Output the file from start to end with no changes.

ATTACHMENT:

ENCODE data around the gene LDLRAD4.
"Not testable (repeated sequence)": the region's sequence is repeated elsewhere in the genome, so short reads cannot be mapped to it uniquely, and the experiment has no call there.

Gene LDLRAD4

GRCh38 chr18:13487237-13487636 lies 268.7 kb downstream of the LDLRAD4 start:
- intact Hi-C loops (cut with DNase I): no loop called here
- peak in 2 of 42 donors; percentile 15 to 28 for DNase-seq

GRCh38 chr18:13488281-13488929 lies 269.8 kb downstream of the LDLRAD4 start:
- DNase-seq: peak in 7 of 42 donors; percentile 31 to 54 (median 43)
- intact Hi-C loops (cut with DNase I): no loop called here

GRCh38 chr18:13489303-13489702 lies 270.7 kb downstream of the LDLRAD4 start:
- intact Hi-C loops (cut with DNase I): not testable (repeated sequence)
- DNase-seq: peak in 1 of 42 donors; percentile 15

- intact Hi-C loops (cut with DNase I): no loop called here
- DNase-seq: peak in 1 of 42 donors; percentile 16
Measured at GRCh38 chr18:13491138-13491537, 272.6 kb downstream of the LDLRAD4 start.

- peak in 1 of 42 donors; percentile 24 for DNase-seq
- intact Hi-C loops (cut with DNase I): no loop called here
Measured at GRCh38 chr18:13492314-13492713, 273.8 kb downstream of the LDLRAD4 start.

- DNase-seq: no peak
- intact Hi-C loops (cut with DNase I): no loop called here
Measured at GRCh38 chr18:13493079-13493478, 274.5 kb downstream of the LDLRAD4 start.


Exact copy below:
ENCODE data around the gene LDLRAD4.
"Not testable (repeated sequence)": the region's sequence is repeated elsewhere in the genome, so short reads cannot be mapped to it uniquely, and the experiment has no call there.

Gene LDLRAD4

GRCh38 chr18:13487237-13487636 lies 268.7 kb downstream of the LDLRAD4 start:
- intact Hi-C loops (cut with DNase I): no loop called here
- peak in 2 of 42 donors; percentile 15 to 28 for DNase-seq

GRCh38 chr18:13488281-13488929 lies 269.8 kb downstream of the LDLRAD4 start:
- DNase-seq: peak in 7 of 42 donors; percentile 31 to 54 (median 43)
- intact Hi-C loops (cut with DNase I): no loop called here

GRCh38 chr18:13489303-13489702 lies 270.7 kb downstream of the LDLRAD4 start:
- intact Hi-C loops (cut with DNase I): not testable (repeated sequence)
- DNase-seq: peak in 1 of 42 donors; percentile 15

- intact Hi-C loops (cut with DNase I): no loop called here
- DNase-seq: peak in 1 of 42 donors; percentile 16
Measured at GRCh38 chr18:13491138-13491537, 272.6 kb downstream of the LDLRAD4 start.

- peak in 1 of 42 donors; percentile 24 for DNase-seq
- intact Hi-C loops (cut with DNase I): no loop called here
Measured at GRCh38 chr18:13492314-13492713, 273.8 kb downstream of the LDLRAD4 start.

- DNase-seq: no peak
- intact Hi-C loops (cut with DNase I): no loop called here
Measured at GRCh38 chr18:13493079-13493478, 274.5 kb downstream of the LDLRAD4 start.